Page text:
Friday, 19 September 2014

The Scottish referendum ...

I've studiously avoided writing anything about the independence referendum in Scotland, for, despite an emotional attachment to my homeland, I don't live there any more, and in fact havn't lived there for over thirty years.

Basically, as an Australian, I felt it had bugger all to do with me, other than sentiment. I won't have to live with the consequences of the vote and the inevitable post vote horse trading.

While part of me wants to shout 'Feart!', it's not my call.

I did use to be a British citizen, but I made a conscious decision to choose Australia, even to the extent that I'll probably not bother renewing my British passport next time it runs out as I don't realistically see myself ever wanting to live or work in Britain again. Yes, we have thought about it, and while there's a lot of good things about living there, on balance we prefer Australia.

That's the migrant's curse - while you're part of the new, there's always a little tug from the old, and it will always be on balance. Like our neighbours, who on Friday night put on bagpipe music and held a wake for what was not to be.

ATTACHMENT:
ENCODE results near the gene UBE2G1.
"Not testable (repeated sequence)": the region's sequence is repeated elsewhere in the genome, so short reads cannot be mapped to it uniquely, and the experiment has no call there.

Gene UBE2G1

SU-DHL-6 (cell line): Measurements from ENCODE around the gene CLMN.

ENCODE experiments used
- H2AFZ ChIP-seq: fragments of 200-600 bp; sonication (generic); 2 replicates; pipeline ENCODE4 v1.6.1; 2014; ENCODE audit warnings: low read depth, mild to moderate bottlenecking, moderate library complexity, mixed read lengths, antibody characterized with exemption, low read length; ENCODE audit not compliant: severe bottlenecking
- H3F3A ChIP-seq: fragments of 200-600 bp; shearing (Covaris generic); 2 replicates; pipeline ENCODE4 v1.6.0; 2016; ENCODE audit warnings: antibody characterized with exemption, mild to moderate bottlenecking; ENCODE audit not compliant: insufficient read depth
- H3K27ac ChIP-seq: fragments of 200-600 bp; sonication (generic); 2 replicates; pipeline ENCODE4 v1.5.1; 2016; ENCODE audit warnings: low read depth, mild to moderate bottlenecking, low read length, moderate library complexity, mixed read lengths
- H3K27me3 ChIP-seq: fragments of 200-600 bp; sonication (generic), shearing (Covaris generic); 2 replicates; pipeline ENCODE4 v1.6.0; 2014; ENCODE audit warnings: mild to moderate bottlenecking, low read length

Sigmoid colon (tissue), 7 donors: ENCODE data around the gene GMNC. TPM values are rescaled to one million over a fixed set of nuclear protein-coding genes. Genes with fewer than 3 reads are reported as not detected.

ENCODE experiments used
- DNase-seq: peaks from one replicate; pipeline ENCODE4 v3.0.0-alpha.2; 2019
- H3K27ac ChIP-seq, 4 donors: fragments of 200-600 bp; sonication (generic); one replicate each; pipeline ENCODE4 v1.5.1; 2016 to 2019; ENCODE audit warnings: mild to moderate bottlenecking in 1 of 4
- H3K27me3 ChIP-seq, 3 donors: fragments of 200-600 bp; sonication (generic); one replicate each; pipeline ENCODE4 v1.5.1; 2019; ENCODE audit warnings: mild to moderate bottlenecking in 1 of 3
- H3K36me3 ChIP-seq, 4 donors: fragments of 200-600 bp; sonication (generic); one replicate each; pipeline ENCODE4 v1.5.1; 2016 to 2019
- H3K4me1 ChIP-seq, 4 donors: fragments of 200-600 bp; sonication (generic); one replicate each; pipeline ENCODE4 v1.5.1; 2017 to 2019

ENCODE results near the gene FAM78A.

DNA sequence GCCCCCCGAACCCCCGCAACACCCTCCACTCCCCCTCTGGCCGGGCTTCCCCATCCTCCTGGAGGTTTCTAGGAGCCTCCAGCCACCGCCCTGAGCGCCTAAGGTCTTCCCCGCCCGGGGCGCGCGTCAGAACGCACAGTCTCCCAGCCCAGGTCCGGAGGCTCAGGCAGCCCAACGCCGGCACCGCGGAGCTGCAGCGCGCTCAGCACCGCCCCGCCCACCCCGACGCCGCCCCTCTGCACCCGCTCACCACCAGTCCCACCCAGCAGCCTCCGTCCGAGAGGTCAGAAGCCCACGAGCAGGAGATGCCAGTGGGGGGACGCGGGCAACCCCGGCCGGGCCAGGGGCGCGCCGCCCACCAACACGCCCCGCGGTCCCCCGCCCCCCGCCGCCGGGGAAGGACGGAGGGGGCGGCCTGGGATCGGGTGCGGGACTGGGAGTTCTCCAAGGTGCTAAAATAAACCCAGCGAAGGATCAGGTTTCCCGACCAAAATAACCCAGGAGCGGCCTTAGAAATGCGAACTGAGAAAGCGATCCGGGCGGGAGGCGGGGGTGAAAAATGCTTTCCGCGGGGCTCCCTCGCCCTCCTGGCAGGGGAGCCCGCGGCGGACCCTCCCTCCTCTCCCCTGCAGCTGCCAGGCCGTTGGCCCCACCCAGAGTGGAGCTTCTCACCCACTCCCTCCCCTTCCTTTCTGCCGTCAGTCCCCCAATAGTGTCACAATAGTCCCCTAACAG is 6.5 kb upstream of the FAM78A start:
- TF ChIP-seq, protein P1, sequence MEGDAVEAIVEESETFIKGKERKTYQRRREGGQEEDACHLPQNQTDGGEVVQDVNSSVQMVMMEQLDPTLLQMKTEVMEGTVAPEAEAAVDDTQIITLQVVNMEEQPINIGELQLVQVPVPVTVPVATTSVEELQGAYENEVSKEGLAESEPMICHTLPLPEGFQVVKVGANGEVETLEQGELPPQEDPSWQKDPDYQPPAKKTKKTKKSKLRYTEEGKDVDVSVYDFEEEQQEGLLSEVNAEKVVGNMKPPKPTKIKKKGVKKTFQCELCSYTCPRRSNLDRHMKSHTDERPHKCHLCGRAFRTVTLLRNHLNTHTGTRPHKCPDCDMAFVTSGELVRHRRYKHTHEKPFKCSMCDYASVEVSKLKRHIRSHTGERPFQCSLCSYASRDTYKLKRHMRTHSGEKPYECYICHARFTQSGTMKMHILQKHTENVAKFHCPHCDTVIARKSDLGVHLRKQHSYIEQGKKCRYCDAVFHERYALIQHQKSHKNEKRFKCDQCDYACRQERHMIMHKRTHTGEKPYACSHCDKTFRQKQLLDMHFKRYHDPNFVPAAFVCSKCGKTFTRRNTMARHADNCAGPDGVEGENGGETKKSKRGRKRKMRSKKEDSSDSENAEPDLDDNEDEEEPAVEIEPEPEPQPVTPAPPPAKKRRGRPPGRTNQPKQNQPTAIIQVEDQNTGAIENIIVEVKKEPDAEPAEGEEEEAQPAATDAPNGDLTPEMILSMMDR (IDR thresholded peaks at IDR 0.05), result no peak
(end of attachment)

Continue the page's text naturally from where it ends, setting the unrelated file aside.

As to the vote, looking at the voting figures it's interesting to see the split - it's the old rural counties that were overwhelmingly pro-union, not the industrialised areas that have been traumatised by the loss of industry, and while the pro-union vote may have won, a substantial number of people did vote for independence, which means it's move from something espoused by whisky soaked romantics to something considerably more mainstream.

Equally, it's clear that the electorate was undecided - the margin is close enough to allow for ambiguity - in a very real sense neither the Yes or No campaigns won, and for the result to be conclusive there would need to be a more decisive vote either way ...